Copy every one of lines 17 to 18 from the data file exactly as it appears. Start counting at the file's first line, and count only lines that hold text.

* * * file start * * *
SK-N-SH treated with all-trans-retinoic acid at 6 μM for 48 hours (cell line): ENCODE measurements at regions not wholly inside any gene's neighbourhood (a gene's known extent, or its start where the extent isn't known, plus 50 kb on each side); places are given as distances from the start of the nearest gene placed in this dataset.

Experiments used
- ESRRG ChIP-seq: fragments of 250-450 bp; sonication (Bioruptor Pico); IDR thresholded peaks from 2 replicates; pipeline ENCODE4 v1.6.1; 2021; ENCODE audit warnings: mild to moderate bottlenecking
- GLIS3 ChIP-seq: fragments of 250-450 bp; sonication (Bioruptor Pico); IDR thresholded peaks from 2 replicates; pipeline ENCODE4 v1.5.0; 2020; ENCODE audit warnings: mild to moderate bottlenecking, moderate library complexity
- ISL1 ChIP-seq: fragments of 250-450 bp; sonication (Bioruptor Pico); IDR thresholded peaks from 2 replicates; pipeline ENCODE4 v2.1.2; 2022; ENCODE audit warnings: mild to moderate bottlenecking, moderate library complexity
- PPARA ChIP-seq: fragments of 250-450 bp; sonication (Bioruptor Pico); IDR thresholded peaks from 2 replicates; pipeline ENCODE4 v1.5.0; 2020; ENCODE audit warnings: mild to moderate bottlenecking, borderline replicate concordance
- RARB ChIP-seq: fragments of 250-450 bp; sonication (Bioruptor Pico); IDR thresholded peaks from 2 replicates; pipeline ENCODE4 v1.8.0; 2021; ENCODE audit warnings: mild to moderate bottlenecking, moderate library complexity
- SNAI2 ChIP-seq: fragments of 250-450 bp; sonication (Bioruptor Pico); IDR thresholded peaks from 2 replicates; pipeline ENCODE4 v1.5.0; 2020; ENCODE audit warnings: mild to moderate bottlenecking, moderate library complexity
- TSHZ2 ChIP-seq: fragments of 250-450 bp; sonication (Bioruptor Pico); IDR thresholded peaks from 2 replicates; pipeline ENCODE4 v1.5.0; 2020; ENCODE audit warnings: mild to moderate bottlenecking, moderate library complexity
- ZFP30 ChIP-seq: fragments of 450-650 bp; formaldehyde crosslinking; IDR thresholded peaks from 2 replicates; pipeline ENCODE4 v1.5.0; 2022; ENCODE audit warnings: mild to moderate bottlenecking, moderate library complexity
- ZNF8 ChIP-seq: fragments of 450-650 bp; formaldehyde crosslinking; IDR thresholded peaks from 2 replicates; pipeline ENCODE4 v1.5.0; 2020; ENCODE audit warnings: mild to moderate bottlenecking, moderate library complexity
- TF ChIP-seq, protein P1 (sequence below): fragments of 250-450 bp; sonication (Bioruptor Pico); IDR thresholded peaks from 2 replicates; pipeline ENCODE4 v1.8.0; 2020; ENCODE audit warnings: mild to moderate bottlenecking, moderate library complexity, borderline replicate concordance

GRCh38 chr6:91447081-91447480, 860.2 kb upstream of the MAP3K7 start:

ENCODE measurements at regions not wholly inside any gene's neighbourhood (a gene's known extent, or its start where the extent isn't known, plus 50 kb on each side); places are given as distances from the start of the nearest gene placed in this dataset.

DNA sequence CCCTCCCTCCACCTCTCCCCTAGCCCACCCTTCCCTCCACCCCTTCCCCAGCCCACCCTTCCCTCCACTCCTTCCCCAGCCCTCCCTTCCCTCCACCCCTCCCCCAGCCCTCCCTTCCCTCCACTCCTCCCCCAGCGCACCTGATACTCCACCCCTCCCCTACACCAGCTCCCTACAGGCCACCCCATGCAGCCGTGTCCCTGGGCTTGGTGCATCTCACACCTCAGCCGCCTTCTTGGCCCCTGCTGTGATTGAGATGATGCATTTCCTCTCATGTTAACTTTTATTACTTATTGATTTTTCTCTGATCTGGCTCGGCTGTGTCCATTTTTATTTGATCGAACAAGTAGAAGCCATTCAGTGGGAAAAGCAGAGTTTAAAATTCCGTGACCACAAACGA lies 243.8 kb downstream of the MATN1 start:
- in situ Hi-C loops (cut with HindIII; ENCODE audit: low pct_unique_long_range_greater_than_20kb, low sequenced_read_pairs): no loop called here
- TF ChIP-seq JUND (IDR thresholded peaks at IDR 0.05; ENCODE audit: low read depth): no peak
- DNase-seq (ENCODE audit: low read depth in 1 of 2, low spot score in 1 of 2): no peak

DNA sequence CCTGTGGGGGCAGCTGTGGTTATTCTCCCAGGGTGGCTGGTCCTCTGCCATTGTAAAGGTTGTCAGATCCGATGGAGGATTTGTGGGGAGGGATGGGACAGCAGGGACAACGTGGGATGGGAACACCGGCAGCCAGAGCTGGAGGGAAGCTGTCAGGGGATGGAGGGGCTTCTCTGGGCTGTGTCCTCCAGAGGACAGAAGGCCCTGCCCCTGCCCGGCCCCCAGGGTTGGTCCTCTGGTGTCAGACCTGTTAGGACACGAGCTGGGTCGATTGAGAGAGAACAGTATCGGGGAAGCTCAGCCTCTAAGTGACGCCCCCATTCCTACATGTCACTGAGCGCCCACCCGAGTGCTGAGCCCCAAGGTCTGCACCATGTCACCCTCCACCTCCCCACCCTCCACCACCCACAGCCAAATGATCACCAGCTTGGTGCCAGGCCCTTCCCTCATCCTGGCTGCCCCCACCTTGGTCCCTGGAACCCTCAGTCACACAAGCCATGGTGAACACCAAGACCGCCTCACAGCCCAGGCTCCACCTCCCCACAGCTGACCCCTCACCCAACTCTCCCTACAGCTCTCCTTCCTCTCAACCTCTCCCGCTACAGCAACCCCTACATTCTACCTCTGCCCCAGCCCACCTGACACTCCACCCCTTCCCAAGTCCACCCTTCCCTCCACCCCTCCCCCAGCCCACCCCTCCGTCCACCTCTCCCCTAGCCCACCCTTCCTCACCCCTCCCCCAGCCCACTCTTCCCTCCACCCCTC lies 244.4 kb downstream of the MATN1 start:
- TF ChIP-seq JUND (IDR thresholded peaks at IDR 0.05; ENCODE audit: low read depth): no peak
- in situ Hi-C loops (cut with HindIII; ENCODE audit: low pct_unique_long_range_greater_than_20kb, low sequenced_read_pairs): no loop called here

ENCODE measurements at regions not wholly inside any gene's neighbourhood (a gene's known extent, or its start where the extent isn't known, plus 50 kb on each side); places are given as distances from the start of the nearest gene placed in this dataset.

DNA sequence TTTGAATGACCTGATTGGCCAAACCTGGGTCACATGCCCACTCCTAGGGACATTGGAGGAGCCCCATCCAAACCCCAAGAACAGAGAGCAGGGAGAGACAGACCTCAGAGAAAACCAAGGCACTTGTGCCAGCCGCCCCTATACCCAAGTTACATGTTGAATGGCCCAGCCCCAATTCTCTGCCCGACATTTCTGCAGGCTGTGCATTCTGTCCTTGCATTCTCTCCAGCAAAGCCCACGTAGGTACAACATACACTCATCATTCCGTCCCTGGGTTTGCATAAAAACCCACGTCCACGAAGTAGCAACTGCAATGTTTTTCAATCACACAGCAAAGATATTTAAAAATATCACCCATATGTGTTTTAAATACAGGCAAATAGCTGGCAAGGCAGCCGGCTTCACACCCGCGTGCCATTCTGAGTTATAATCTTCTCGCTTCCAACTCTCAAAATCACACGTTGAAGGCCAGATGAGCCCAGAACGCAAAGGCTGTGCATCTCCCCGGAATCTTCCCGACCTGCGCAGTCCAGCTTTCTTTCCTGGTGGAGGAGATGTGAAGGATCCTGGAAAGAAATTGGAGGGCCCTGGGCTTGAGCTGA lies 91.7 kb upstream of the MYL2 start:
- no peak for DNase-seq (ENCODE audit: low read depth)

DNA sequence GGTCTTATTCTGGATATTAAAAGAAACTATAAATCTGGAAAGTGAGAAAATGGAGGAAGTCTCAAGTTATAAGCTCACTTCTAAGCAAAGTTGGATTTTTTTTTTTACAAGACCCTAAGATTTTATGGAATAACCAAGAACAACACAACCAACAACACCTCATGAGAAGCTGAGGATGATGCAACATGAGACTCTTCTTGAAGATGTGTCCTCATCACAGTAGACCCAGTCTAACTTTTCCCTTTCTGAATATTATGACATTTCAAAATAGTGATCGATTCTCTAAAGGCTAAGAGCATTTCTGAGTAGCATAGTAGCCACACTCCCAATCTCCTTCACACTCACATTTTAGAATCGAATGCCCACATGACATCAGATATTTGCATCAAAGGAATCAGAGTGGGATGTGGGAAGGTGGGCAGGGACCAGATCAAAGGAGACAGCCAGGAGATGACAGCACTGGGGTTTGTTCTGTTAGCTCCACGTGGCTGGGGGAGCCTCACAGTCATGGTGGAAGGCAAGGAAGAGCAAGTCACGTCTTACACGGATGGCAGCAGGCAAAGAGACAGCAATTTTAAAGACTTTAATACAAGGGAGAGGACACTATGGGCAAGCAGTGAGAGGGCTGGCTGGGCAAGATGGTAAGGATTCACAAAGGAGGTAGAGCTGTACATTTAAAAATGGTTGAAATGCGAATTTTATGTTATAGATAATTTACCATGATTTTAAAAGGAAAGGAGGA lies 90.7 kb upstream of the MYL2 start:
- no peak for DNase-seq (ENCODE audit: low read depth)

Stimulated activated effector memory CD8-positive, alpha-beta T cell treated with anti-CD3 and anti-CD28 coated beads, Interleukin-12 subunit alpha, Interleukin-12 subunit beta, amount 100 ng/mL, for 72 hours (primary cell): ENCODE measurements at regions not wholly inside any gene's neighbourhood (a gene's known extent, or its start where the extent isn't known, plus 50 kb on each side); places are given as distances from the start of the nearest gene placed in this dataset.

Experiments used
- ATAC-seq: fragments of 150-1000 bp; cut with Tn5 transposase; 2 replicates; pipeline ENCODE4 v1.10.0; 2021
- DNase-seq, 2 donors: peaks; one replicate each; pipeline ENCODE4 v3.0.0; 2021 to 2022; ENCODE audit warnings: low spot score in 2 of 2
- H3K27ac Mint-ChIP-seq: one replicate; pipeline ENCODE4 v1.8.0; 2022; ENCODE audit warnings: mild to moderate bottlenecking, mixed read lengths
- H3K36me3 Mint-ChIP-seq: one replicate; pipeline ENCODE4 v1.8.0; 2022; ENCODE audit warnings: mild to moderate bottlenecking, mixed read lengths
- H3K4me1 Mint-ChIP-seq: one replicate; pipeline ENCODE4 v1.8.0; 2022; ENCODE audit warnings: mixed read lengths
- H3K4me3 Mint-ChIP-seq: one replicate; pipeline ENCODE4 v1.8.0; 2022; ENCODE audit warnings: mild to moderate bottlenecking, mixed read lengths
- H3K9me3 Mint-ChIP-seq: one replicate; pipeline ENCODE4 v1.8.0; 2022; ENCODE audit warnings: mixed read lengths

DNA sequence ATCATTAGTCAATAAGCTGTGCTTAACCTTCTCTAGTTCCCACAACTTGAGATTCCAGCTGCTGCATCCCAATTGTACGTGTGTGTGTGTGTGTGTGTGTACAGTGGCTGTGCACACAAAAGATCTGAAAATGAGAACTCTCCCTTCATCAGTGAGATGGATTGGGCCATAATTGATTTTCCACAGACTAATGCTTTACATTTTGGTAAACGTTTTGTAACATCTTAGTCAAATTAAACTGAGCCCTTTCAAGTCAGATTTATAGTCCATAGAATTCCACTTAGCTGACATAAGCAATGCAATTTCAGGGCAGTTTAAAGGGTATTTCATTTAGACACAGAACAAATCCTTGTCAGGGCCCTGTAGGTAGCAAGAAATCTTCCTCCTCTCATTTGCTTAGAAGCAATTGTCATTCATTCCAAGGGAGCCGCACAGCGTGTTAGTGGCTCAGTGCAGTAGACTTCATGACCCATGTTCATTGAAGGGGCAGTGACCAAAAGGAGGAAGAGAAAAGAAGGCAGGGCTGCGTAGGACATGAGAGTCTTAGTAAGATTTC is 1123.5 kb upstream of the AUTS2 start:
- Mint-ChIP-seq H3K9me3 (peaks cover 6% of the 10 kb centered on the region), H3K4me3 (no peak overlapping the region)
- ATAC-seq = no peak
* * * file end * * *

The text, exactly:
- TF ChIP-seq JUND (IDR thresholded peaks at IDR 0.05; ENCODE audit: low read depth): no peak
- DNase-seq (ENCODE audit: low read depth in 1 of 2, low spot score in 1 of 2): no peak